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Innovative research by ARTICLE 19 shows impact of civil defamation on freedom of expression

(ARTICLE 19/IFEX) - 7 December 2009 - ARTICLE 19 today launches the first-ever global study of civil defamation. Based on two years of research across 176 countries, this online resource maps civil defamation across the world to reveal that free expression is being seriously undermined.

In this unique mapping exercise, ARTICLE 19 charts cases across the world and the damages awarded and demonstrates how civil cases can be just as limiting to free expression as criminal defamation cases. "Mapping the terrain of civil defamation across the world ARTICLE 19 unearths otherwise hidden contours of oppression, censorship and legal intimidation," says Dr Agnès Callamard, ARTICLE 19 Executive Director. "The findings of our research are shocking."

Disproportionate damages, along with costly legal fees, mean that journalists and others face enormous risks when investigating issues such as corruption, crime and political decision-making. When faced with the possibility of losing their own livelihood, or bringing about the bankruptcy of their newspaper, they may choose self-censorship over public interest.

A number of human rights organisations and inter-governmental bodies, including the United Nations Human Rights Committee and the OSCE, have recognised that treating defamation as a criminal offence is an unjustifiable limitation on freedom of expression. The United Kingdom has also recently made moves towards decriminalising defamation.

"This is a wake up call," continues Callamard. "Decriminalising defamation is a crucial step towards securing the right to freedom of expression. But equally crucial is the reform of civil defamation laws which need to become narrower in scope, offer proportionate penalties and hold the public interest at their heart."

On average the largest damages in the 176 countries surveyed was the vast sum of US$471,221, which is 37 times the average per capita GDP across those same countries. Whilst the USA awarded the largest damages at US$7 million in one case, courts in India and Pakistan also awarded multi-million dollar damages. The average number of defamation cases was 160 per annum, but Sweden, Russia, Germany and Poland handle several thousand cases each.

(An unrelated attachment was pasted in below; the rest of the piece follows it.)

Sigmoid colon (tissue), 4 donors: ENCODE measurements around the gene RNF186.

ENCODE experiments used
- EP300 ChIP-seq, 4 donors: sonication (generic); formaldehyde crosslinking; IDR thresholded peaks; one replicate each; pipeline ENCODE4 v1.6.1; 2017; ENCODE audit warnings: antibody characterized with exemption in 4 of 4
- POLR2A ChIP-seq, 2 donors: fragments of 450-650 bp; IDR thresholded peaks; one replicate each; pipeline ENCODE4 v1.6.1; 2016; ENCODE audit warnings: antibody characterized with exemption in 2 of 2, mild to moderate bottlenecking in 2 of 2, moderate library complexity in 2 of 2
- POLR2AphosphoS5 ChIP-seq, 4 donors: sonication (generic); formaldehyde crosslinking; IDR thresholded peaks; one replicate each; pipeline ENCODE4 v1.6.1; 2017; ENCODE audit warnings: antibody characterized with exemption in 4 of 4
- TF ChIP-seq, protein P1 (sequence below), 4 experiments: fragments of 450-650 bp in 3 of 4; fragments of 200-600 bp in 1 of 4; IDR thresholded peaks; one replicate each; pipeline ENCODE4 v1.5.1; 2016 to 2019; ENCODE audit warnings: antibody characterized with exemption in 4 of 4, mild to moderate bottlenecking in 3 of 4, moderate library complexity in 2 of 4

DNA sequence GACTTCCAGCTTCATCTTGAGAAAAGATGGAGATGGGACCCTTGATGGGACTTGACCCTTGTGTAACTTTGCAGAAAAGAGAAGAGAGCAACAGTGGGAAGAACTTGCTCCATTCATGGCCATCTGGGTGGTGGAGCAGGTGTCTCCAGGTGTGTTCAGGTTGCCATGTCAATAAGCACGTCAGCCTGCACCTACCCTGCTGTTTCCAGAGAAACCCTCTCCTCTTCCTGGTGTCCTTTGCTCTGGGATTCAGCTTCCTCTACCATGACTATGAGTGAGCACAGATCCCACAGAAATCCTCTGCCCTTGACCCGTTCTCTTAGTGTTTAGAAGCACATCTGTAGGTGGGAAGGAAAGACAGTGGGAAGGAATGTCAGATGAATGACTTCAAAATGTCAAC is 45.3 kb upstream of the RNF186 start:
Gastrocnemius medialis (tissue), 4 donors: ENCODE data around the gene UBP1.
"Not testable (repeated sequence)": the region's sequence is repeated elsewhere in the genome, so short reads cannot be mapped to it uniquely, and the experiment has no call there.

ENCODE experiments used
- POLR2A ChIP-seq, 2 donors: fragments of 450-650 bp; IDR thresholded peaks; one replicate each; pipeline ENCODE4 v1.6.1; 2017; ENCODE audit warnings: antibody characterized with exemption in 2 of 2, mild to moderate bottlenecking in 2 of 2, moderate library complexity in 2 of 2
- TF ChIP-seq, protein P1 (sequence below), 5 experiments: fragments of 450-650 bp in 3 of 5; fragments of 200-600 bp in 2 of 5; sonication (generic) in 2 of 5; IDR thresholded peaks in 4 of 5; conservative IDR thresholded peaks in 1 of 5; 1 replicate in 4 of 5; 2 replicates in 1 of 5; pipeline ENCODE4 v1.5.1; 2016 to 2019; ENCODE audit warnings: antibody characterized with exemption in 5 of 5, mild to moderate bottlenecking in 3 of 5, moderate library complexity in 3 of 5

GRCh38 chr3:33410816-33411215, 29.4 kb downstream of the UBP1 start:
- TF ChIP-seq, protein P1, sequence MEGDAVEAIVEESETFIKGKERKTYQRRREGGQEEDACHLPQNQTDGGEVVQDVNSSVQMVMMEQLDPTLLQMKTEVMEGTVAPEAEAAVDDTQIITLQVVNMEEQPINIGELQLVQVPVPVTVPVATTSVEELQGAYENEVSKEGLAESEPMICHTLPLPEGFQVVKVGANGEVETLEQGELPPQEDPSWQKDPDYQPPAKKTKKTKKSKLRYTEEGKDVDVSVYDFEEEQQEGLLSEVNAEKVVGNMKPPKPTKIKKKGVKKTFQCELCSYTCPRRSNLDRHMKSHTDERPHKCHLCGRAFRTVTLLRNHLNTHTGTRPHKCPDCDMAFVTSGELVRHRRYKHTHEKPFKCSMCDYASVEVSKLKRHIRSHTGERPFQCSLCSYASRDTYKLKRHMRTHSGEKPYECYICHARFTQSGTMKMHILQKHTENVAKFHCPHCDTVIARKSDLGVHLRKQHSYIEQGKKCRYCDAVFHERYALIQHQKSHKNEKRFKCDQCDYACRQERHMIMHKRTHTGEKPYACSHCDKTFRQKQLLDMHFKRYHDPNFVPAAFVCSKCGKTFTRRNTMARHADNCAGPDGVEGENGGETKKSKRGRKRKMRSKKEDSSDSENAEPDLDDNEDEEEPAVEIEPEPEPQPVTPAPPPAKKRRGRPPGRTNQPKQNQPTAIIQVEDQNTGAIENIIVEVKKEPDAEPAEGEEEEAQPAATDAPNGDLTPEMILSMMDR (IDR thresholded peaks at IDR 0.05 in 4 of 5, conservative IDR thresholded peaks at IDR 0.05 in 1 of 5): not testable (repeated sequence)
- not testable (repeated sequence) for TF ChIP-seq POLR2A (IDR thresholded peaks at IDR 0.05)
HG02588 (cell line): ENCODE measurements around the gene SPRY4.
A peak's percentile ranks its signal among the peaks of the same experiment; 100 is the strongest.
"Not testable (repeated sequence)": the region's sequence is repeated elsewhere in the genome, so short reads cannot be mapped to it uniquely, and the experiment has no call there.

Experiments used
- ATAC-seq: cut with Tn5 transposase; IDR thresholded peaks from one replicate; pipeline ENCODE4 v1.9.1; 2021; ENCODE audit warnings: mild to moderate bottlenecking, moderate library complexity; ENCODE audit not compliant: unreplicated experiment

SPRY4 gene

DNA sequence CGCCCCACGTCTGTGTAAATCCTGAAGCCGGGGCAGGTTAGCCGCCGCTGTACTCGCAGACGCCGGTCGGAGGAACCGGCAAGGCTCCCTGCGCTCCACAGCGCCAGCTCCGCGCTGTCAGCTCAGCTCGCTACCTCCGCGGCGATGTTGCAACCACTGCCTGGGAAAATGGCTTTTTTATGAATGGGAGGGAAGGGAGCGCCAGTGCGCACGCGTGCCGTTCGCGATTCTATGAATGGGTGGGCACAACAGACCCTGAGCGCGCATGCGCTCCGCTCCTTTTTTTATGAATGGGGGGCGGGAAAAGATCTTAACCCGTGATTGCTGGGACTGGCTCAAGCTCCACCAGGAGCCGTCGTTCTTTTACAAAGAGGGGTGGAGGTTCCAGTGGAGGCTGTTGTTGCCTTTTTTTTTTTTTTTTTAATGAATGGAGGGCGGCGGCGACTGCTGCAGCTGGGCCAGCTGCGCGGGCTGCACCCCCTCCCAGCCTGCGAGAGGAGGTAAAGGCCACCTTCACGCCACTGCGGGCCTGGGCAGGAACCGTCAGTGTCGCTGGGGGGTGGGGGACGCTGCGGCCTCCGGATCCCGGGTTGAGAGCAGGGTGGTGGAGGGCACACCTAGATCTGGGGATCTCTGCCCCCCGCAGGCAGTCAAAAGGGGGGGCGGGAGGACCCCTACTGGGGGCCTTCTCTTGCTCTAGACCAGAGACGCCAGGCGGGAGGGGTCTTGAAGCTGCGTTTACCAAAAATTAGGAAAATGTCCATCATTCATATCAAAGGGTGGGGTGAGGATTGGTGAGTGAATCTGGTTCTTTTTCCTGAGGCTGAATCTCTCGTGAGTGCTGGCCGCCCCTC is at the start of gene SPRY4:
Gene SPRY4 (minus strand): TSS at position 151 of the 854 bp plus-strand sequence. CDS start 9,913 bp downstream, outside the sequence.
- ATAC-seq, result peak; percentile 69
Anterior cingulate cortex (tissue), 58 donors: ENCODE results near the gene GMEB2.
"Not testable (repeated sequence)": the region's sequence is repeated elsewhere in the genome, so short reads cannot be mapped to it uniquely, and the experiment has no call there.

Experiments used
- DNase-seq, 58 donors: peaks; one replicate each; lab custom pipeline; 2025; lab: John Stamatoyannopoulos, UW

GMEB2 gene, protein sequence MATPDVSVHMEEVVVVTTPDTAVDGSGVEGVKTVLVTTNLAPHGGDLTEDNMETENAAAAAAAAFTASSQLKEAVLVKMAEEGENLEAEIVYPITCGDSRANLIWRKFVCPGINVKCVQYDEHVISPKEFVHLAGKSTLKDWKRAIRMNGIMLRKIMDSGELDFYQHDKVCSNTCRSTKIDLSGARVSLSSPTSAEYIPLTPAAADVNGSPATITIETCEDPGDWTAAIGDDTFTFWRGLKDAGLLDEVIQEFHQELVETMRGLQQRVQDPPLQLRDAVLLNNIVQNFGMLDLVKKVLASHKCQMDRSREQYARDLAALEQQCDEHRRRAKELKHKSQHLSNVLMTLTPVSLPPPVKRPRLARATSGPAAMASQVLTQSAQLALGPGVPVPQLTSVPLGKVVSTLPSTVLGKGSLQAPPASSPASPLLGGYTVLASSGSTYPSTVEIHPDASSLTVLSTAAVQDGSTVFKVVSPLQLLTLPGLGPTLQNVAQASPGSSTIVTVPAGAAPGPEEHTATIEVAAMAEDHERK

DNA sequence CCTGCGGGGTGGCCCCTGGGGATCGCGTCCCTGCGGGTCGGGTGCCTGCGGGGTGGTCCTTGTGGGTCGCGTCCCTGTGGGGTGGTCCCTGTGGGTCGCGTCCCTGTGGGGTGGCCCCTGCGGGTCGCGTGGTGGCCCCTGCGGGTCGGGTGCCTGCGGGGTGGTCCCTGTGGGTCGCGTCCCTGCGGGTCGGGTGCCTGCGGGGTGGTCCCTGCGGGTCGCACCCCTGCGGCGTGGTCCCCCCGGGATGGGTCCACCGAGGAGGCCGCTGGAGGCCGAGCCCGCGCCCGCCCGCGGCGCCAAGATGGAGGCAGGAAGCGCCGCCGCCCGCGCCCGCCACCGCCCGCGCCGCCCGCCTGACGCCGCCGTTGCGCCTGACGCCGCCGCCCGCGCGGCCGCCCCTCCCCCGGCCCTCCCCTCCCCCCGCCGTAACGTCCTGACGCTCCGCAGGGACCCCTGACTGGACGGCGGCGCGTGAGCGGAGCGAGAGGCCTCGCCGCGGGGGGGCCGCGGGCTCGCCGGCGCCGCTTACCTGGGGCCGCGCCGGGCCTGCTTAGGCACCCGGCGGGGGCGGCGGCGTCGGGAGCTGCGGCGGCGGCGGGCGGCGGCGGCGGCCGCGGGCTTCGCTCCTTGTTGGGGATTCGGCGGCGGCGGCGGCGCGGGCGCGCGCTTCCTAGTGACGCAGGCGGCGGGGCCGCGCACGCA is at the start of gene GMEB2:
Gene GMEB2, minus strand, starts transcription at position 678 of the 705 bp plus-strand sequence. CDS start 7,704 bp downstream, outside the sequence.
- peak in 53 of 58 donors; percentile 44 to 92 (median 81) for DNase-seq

Defamation law can serve a legitimate purpose by protecting reputation from unwarranted attack and is recognised under international law as a valid restriction on freedom of expression. ARTICLE 19's research shows, however, that civil defamation cases may be politically motivated and used to hinder investigative reporting, particularly around issues of party politics and corruption. Claims for damages to reputation are frequently disproportionately high, with the result that journalists and editors may shy away from critical reporting in order to stay safe and avoid threats of expensive lawsuits.

In Brazil, for example, journalist Luiz Flavio Pinto was this year ordered to pay damages and legal costs totalling US$20,000 in one of two dozen cases brought against him by the Maionara family. The damages for this one case are equivalent to more than a year's gross income for his newspaper. In Spain, too, a former newspaper editor, Patxi Ibarrondo, was ordered in 2007 to pay damages which included 12 per cent of his monthly disability pension to the secretary general of a political party.

Click here to view the civil defamation maps online

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